A collection of 11 800 single-copy Ds transposon insertion lines in Arabidopsis

Takashi Kuromori, Takashi Hirayama, Yuki Kiyosue, Hiroko Takabe, Saho Mizukado, Tetsuya Sakurai, Kenji Akiyama, Asako Kamiya, Takuya Ito, Kazuo Shinozaki

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180 Citations (Scopus)


More than 10 000 transposon-tagged lines were constructed by using the Activator (Ac)/Dissociation (Ds) system in order to collect insertional mutants as a useful resource for functional genomics of Arabidopsis. The flanking sequences of the Ds element in the 11 800 independent lines were determined by high-throughput analysis using a semi-automated method. The sequence data allowed us to map the unique insertion site on the Arabidopsis genome in each line. The Ds element of 7566 lines is inserted in or close to coding regions, potentially affecting the function of 5031 of 25 000 Arabidopsis genes. Half of the lines have Ds insertions on chromosome 1 (Chr. 1), in which donor lines have a donor site. In the other half, the Ds insertions are distributed throughout the other four chromosomes. The intrachromosomal distribution of Ds insertions varies with the donor lines. We found that there are hot spots for Ds transposition near the ends of every chromosome, and we found some statistical preference for Ds insertion targets at the nucleotide level. On the basis of systematic analysis of the Ds insertion sites in the 11 800 lines, we propose the use of Ds-tagged lines with a single insertion in annotated genes for systematic analysis of phenotypes (phenome analysis) in functional genomics. We have opened a searchable database of the insertion-site sequences and mutated genes (http://rarge.gsc.riken.go.jp/) and are depositing these lines in the RIKEN BioResource Center as available resources (http://www.brc.riken.go.jp/ Eng/).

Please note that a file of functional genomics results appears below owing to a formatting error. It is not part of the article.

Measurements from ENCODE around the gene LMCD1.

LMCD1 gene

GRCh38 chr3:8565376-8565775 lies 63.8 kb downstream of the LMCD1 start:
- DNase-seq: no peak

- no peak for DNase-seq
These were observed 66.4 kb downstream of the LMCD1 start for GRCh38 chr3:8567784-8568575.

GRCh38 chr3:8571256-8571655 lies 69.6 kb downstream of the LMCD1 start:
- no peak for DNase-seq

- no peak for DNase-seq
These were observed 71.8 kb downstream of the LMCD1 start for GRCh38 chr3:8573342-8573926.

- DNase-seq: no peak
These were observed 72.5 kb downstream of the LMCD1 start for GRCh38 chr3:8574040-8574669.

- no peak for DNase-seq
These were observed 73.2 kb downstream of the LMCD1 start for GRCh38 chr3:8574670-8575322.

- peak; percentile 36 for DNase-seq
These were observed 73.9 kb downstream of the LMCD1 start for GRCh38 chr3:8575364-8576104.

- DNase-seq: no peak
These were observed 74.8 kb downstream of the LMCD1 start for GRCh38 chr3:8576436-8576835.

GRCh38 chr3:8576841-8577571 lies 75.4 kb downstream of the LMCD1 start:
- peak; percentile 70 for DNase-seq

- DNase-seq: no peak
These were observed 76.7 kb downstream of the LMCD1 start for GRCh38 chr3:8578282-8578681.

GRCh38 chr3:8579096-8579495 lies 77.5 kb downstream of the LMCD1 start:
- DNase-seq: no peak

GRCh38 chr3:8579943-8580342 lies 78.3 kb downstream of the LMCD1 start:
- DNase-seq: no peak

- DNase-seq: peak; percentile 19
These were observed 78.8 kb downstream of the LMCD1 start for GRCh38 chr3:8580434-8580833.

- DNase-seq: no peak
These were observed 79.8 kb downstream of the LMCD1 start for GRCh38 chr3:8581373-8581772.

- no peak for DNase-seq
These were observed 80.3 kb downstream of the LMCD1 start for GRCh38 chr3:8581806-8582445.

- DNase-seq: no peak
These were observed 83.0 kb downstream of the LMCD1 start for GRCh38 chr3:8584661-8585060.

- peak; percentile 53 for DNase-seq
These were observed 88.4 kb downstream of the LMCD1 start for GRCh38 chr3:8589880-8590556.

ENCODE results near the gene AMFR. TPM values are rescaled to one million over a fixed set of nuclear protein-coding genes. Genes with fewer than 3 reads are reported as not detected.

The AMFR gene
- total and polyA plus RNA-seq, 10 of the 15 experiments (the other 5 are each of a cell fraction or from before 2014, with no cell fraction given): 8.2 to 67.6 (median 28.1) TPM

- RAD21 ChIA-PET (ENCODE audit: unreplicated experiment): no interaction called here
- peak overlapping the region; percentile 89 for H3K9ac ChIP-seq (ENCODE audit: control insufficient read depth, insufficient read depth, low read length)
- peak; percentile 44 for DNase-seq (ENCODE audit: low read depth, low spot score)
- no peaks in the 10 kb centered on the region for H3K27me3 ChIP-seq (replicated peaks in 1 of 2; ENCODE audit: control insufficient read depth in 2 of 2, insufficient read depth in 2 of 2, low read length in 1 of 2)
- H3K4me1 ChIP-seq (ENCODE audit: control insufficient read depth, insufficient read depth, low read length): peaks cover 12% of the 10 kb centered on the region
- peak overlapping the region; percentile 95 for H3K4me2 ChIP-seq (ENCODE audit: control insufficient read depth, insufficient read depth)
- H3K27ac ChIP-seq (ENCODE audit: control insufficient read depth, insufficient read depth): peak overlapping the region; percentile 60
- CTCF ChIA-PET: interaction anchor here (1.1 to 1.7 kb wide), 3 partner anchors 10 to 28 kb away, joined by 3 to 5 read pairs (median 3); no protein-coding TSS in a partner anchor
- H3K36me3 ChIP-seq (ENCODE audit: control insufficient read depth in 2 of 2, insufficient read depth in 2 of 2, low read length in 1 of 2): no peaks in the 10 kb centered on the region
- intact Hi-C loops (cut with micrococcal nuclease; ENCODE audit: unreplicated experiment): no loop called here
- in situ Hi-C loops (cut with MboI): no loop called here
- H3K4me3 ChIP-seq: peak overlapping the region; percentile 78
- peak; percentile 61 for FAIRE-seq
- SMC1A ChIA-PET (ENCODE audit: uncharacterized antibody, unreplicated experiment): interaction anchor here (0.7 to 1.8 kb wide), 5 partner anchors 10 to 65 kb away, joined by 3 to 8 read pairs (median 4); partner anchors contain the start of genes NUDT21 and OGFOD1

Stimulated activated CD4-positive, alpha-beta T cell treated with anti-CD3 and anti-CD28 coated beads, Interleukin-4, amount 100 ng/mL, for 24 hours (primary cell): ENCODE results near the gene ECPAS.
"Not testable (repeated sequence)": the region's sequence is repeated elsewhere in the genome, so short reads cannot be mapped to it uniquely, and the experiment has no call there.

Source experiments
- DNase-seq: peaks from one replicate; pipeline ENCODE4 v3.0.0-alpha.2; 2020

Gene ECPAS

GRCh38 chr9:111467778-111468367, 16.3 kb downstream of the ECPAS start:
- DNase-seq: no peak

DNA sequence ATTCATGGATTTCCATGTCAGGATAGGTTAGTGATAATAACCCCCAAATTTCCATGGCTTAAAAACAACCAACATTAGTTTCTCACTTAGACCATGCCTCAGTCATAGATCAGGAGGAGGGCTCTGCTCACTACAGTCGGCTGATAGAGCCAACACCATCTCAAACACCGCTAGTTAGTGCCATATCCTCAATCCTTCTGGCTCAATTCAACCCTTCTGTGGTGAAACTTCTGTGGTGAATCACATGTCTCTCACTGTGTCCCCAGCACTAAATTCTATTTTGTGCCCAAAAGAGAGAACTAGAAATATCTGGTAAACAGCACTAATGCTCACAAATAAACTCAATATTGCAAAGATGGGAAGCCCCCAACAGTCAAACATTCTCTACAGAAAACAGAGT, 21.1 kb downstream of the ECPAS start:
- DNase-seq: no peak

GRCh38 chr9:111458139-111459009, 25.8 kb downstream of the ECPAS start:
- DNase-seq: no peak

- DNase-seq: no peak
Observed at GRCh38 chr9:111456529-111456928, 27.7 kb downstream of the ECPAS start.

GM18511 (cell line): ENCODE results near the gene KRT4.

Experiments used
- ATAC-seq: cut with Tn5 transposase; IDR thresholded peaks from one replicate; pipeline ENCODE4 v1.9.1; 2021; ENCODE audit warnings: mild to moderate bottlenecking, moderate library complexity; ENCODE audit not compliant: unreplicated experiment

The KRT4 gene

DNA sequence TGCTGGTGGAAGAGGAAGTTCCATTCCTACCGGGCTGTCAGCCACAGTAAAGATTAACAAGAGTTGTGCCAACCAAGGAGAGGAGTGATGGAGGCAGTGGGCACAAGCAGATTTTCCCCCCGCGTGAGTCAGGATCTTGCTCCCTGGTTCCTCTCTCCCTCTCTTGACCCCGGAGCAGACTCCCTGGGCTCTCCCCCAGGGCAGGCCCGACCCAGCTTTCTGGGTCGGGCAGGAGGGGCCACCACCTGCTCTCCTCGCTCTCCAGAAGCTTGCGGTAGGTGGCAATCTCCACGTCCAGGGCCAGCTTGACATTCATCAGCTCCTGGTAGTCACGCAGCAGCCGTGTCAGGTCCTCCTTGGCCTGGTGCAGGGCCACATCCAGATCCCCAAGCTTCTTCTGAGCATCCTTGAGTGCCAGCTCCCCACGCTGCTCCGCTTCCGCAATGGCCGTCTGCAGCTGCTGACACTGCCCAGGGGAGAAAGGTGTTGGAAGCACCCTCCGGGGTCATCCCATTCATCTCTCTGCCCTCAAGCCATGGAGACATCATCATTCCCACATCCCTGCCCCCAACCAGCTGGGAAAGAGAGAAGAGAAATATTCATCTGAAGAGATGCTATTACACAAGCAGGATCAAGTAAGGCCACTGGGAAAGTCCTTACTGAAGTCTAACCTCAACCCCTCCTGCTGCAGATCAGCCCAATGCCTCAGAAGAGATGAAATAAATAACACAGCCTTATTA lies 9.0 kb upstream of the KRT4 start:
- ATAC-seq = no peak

Original languageEnglish
Pages (from-to)897-905
Number of pages9
JournalPlant Journal
Issue number6
Publication statusPublished - Mar 2004
Externally publishedYes


  • Ac/Ds
  • Arabidopsis
  • Transposon

ASJC Scopus subject areas

  • Genetics
  • Plant Science
  • Cell Biology


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